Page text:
Ruth: So I think on a very basic, psychological level that’s probably what it is, but also when you do something and you get the immediate response of what people’s thoughts were. Because if you write a paper for school, it doesn’t matter how good it is, probably only your professor is going to read it and they’re not going to have an emotional response. They’re just going to tell you, “don’t use phrases like ‘a cigar is just a cigar,’ Ruth. This is academic writing.” (That happened and it’s not fun.) You know, but—creating something and getting to have that response right away. . . I don’t know . . . it’s just a really great payoff for me, because what I want to share with people when I act isn’t . . . it’s not the performance that I want to share with them . . . it’s the creative process that came before it, but I can’t have them come to rehearsal. All I can have them come to is the performance. So it’s like—okay, this is the closest thing I can give you to the table work that we do and what we all discovered about our characters and about this time period or whatever. I want to show you the month and a half that came before. Because the final performance—if it’s really, really good—maybe it’ll make you think of a movie you’ve seen and you can see 1,000 of those . . . it’ll cost you maybe a couple of bucks at Blockbuster . . . or maybe it’ll be a really crappy performance and it’ll remind you of when you saw your kid’s middle school musical. Y’know—with the performance you’ve got an hour and a half—two hours and anything can happen that can make the experience sort  of . . . but that month and a half—unless you’re there doing it . . . THAT’S were it really is for me. So I like to share the good times and the creative process with other people and I’ve got an hour and a half window to do it. And I love it.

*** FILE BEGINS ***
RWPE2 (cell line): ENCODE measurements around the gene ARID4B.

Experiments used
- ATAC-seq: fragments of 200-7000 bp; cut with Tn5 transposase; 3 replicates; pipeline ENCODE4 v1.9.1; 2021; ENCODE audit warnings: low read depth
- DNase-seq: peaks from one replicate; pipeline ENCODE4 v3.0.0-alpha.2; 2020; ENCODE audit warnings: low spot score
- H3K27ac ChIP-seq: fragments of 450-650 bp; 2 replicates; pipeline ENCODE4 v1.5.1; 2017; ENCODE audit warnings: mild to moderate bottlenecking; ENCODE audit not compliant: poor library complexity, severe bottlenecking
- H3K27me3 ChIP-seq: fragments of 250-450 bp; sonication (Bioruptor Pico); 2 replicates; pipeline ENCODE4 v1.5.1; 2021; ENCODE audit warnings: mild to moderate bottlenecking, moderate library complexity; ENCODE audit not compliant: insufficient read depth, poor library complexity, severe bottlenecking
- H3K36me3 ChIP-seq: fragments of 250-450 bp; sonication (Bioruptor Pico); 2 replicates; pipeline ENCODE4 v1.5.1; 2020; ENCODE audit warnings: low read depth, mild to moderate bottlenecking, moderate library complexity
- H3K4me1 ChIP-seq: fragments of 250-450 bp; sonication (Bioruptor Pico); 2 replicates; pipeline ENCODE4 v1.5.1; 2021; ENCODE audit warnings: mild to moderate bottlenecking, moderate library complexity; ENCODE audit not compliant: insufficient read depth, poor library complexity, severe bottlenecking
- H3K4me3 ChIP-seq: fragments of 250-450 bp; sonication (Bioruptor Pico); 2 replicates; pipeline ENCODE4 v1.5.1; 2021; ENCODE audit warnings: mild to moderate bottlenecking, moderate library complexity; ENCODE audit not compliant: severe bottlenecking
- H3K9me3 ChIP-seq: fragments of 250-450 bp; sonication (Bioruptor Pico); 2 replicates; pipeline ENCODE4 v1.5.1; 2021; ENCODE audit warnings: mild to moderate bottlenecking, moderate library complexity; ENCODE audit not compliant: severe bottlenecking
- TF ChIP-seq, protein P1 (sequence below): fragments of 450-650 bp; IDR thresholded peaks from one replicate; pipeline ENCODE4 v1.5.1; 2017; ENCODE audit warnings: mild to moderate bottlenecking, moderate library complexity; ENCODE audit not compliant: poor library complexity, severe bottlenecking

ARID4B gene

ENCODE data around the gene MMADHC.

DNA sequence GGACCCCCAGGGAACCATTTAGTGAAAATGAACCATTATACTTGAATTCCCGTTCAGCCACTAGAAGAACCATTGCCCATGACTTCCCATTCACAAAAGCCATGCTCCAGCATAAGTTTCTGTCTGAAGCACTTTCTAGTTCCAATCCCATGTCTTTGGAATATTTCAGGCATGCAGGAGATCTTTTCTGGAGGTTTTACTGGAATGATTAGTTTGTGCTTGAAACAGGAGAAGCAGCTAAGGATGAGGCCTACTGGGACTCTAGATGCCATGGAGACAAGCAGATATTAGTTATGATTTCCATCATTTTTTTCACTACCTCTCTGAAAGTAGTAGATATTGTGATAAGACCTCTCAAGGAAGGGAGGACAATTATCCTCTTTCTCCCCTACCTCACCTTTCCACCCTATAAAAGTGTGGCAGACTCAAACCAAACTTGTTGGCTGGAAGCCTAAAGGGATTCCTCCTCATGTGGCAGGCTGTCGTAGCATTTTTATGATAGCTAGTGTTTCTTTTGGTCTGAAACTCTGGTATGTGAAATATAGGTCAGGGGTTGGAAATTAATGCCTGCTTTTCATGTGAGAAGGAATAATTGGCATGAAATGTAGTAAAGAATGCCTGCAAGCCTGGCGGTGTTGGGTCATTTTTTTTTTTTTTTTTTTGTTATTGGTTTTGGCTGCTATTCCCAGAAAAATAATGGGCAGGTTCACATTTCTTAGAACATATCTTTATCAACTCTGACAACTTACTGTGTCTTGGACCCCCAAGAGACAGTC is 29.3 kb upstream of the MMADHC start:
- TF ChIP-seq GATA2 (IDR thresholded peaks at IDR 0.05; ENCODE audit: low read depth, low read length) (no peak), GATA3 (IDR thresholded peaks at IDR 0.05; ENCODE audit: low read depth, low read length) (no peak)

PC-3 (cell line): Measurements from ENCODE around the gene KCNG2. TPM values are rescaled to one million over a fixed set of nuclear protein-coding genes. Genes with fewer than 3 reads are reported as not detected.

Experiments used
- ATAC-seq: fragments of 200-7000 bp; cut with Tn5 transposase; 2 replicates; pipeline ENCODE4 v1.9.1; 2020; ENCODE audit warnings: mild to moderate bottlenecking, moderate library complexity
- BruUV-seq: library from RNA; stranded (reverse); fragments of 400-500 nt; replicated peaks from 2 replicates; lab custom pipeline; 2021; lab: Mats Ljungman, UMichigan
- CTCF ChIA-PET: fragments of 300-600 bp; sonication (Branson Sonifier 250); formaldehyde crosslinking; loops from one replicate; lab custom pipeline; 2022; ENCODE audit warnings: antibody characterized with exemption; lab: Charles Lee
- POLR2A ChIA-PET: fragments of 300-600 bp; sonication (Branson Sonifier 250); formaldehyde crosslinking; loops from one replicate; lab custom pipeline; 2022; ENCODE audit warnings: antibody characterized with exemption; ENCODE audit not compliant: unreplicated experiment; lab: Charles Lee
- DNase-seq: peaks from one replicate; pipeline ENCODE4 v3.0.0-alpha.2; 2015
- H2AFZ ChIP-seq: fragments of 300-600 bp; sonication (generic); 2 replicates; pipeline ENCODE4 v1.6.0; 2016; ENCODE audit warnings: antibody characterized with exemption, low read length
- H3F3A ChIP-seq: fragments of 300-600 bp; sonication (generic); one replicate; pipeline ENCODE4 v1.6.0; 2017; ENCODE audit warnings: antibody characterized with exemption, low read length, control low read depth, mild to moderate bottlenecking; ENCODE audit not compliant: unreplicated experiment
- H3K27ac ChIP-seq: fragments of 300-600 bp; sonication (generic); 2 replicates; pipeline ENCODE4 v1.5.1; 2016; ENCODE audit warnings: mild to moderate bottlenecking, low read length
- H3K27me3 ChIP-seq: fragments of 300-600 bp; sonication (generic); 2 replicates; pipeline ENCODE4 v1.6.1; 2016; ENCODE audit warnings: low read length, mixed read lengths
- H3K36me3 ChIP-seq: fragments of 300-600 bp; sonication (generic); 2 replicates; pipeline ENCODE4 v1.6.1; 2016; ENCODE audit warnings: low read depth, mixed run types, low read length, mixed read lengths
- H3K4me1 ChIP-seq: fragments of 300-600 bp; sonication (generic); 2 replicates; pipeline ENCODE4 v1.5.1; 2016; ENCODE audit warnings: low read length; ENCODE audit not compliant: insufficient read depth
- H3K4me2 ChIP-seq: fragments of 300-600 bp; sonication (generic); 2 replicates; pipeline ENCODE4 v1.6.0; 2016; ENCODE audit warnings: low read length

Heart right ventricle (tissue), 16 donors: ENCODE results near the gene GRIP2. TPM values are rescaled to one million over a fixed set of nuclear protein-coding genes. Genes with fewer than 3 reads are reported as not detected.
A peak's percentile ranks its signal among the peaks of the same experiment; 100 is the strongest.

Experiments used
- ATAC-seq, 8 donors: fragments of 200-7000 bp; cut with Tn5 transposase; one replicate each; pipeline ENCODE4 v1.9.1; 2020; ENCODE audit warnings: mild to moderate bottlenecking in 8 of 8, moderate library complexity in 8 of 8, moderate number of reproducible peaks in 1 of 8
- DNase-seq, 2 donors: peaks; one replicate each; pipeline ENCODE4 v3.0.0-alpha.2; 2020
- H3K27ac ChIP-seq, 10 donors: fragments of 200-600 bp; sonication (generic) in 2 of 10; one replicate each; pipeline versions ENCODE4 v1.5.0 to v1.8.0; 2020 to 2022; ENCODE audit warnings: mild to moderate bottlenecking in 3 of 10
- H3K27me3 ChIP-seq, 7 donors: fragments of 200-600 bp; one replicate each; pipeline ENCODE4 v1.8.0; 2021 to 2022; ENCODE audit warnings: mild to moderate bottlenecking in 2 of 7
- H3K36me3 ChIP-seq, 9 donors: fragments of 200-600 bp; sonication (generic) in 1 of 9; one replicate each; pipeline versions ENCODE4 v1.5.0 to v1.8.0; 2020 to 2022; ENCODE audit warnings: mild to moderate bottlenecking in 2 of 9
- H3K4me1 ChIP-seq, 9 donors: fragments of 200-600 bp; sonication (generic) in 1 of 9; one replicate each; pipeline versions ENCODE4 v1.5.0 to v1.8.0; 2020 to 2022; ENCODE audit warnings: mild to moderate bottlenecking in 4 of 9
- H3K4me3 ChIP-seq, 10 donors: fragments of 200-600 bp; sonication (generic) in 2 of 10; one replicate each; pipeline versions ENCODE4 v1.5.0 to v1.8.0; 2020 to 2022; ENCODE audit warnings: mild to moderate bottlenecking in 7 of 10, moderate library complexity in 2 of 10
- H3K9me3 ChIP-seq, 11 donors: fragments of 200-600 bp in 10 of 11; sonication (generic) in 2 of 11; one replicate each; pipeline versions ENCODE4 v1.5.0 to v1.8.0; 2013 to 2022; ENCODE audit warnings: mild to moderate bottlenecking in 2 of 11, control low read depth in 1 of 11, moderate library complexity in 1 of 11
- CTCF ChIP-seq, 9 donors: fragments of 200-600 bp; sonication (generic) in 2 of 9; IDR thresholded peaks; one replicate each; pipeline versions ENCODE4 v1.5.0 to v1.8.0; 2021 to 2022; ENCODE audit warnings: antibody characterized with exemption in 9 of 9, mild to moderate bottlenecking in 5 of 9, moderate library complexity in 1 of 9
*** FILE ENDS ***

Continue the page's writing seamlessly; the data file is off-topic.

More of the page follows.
Me: Okay. What was the first show you ever went to?

Ruth: [pause]

Me: Can you remember that? The first professional show?

Ruth: I don’t know. I didn’t grow-up going to a lot of theatre. It wasn’t something I really did until later. I think probably the first professional thing I ever saw . . . y’know, like most people . . . was The Nutcracker. Or not most, but a lot, y’know?